BMW i3 model (EV)

During the day our Volunteer had also the opportunity to test driving a five-door urban electric BMW i3. “It was really exciting to test it as it was the first time I drove an automatic and electric vehicle” Francesca said adding that “the event has been a fantastic experience to interact with people involved in energy issues at local level and to acknowledge efforts made by SEAI to engage with citizens and promote energy efficiency”.

Reduce your bill – join local sustainable community.

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Our Survey of Four Communities in Leitrim is done

Volunteers from GEAI finished surveys last week on how households get and use energy . Four towns were surveyed: Drumshanbo, Carrick-on-Shannon, Ballinamore and Carrigallen. 10% of houses in Drumshanbo (60), Carrick-on-Shannon (150), Ballinamore (50) were surveyed and 20% of houses in Carrigallen (25).

This energy survey is part of the Northwest Energy Communities Start-up project (NECS). The project is a part of the national plan for transition of communities all over Ireland to a low carbon economy, moving away from fossil fuels and using renewable energy resources.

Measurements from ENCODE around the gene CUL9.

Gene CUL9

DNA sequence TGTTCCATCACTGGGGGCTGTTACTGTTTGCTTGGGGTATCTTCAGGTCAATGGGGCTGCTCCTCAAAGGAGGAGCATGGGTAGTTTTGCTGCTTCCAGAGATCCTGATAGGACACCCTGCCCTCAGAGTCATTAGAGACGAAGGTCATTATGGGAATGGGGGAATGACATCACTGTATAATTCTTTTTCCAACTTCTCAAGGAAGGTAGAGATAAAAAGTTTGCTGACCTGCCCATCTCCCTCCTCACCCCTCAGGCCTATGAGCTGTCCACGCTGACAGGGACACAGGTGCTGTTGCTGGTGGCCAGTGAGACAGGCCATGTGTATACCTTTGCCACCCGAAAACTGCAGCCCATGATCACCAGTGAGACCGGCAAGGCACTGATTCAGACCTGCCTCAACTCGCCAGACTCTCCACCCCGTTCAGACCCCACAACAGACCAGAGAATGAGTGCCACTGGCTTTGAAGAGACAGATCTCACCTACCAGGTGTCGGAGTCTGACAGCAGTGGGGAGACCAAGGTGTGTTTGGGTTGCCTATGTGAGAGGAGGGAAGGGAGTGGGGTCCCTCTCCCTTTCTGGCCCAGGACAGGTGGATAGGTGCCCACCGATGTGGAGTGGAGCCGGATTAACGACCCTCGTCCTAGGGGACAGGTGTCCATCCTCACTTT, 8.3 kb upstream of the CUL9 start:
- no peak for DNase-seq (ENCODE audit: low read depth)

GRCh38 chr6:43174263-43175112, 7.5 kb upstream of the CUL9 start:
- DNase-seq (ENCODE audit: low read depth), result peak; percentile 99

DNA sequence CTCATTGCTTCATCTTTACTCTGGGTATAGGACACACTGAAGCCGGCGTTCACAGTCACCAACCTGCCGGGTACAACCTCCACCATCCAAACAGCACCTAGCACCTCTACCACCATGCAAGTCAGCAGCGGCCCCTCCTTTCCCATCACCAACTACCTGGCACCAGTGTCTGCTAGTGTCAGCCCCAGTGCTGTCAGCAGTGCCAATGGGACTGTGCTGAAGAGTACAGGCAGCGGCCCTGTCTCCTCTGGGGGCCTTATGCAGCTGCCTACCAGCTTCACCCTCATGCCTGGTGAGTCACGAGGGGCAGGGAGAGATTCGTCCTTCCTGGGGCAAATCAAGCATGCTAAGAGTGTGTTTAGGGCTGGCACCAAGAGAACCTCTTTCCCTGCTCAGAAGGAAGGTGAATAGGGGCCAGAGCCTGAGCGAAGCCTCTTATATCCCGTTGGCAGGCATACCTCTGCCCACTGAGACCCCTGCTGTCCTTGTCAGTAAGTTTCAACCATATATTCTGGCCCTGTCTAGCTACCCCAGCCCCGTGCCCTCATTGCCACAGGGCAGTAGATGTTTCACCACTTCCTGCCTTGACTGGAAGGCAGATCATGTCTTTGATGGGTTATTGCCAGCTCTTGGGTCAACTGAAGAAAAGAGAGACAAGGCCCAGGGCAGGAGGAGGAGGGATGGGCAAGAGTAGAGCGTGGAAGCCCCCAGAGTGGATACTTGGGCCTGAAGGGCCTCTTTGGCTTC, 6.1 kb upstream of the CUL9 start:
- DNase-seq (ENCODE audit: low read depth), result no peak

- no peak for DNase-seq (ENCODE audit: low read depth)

The partners in this project are Good Energies Alliance Ireland and I.T. Sligo. The project is funded by SEAI – the Sustainable Energy Authority of Ireland

Basically the NECS project is researching how people, in selected towns, use energy and how much it costs them. GEAI and IT Sligo prepared questionnaires for each town.  The questions were about type of houses, heating systems, heating control systems and most importantly, questions about energy bills.

After all the information is analyzed, GEAI and IT Sligo will organize an Exhibition Day in each surveyed town to give the results of the surveys and plan how residents could have warmer, more comfortable homes while costing them less on fuel and heating.

After the project, each town can be registered as a  (SEC) with the SEAI.  The SEC programme gives grants to make homes more energy efficient and warmer through more insulation, better windows, solar panels and upgrading boilers, for example.

Form volunteers perspective.

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For the GEAI volunteers it was a unique experience.

“We were knocking on doors and asking questions. This experience helped to train our communication skills, flexibility, teamwork and many other skills.”

The volunteers worked 2 days per week in the evening from about 5 pm till 8:30 pm. They were supported by local volunteers in each town, so that people were happy to answer questions.

“We came across different situations, different people’s reactions. The vast majority of people were nice to us and they were glad to help us.  They were also interested in reducing their energy bills!”